Italian researchers say metabolic markers may hold the key to predicting radiotherapy outcomes in people with mesothelioma.
Metabolism is the process by which cells produce energy. Metabolism is necessary for cancer cells to live. Mesothelioma cells metabolize faster than healthy cells.
Radical Hemithoracic Radiotherapy and Mesothelioma
Pleural mesothelioma is a rare lung-related cancer caused by asbestos exposure. There is no cure for mesothelioma. Most mesothelioma patients have a combination of therapies. Radiation is one of the methods doctors use to help slow its spread. Radiotherapy outcomes in mesothelioma patients vary widely.
The aim of the new Italian study was to see how RHRT affects the metabolome. This understanding could allow them to look at patients’ metabolomic profiles and predict their radiotherapy outcomes.
Predicting Radiotherapy Outcomes with Metabolomics
The new study took place at a cancer center in Aviano, Italy. Nineteen mesothelioma patients had RHRT. They received 50 Gy of radiation in 25 fractions. Doctors evaluated their metabolome before and after treatment.
Scientists used advanced tests including liquid chromatography and tandem mass spectrometry. The tests measured metabolites in the patients’ blood serum. They compared each patient’s profile to how long they survived.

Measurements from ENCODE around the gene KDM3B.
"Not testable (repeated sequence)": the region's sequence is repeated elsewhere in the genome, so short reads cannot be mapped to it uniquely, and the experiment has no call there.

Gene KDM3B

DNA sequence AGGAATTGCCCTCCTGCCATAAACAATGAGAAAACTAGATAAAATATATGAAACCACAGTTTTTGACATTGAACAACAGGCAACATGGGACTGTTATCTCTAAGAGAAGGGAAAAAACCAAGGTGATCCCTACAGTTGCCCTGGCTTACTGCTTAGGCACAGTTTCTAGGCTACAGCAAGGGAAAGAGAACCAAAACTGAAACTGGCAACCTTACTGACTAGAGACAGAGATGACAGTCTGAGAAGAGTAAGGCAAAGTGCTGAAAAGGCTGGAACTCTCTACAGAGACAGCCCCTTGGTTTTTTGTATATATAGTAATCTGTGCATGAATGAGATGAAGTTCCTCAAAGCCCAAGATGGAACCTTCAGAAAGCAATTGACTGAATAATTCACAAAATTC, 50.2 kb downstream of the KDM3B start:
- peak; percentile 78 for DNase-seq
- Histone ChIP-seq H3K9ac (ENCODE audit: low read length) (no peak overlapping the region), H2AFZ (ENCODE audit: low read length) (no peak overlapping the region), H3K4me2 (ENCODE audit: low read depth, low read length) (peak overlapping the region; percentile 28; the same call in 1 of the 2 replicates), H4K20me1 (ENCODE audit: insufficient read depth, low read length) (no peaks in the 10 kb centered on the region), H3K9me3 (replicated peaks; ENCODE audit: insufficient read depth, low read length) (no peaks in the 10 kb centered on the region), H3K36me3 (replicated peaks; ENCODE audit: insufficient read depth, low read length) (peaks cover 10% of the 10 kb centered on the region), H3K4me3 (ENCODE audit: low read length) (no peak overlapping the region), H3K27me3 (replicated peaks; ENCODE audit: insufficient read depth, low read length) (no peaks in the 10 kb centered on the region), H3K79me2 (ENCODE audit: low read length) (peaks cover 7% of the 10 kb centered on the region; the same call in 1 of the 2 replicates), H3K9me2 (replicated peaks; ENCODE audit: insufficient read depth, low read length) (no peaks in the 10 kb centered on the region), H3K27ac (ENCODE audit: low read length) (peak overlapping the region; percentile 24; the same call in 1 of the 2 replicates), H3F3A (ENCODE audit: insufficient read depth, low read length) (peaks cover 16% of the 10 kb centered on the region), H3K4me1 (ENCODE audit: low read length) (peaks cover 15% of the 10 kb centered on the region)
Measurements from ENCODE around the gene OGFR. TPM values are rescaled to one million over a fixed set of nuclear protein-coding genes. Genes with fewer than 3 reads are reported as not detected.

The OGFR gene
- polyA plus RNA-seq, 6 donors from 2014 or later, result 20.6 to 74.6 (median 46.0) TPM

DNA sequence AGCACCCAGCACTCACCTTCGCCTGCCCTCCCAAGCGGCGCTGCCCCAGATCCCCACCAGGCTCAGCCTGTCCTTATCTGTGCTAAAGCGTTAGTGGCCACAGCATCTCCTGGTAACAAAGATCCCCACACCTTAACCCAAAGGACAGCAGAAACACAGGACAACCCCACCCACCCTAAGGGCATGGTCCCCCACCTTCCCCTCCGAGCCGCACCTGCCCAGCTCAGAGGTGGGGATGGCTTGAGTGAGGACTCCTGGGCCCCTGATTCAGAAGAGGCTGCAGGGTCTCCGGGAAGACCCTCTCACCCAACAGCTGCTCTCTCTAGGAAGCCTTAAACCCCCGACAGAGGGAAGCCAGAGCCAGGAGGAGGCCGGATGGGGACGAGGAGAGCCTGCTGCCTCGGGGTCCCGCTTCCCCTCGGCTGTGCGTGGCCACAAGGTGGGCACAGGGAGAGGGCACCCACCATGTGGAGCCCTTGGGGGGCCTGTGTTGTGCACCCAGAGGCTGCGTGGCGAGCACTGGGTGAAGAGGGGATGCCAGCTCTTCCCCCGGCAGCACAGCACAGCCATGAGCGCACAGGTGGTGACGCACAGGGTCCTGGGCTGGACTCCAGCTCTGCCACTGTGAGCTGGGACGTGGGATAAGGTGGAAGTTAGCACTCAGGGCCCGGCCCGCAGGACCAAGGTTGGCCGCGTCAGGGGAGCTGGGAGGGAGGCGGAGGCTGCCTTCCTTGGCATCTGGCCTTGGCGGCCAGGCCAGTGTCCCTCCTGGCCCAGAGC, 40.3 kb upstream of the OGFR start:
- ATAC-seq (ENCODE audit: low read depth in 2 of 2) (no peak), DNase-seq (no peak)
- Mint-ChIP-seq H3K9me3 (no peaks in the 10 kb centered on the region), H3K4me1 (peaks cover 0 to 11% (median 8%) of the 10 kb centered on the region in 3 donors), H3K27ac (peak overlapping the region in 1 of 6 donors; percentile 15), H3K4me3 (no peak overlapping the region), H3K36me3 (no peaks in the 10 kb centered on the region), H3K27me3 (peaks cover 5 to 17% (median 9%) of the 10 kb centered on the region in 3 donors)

Radiation Therapy Research in Mesothelioma
Scientists still have a lot to learn about radiation therapy in mesothelioma. But they are making progress.
Last fall, Canadian scientists released a new study on radiation treatment for pleural mesothelioma. They found that suppressing certain immune system cells can improve radiotherapy outcomes.
Malignant mesothelioma tends to resist standard cancer treatments, including radiation. New treatments like immunotherapy and tumor treating fields are improving the odds of surviving mesothelioma.
Di Gregorio, E, et al, “Radical Hemithoracic Radiotherapy Induces Systemic Metabolomics Changes That Are Associated with Clinical Outcomes of Malignant Pleural Mesothelioma Patients”, January 2021, Cancers, Online ahead print, https://www.mdpi.com/2072-6694/13/3/508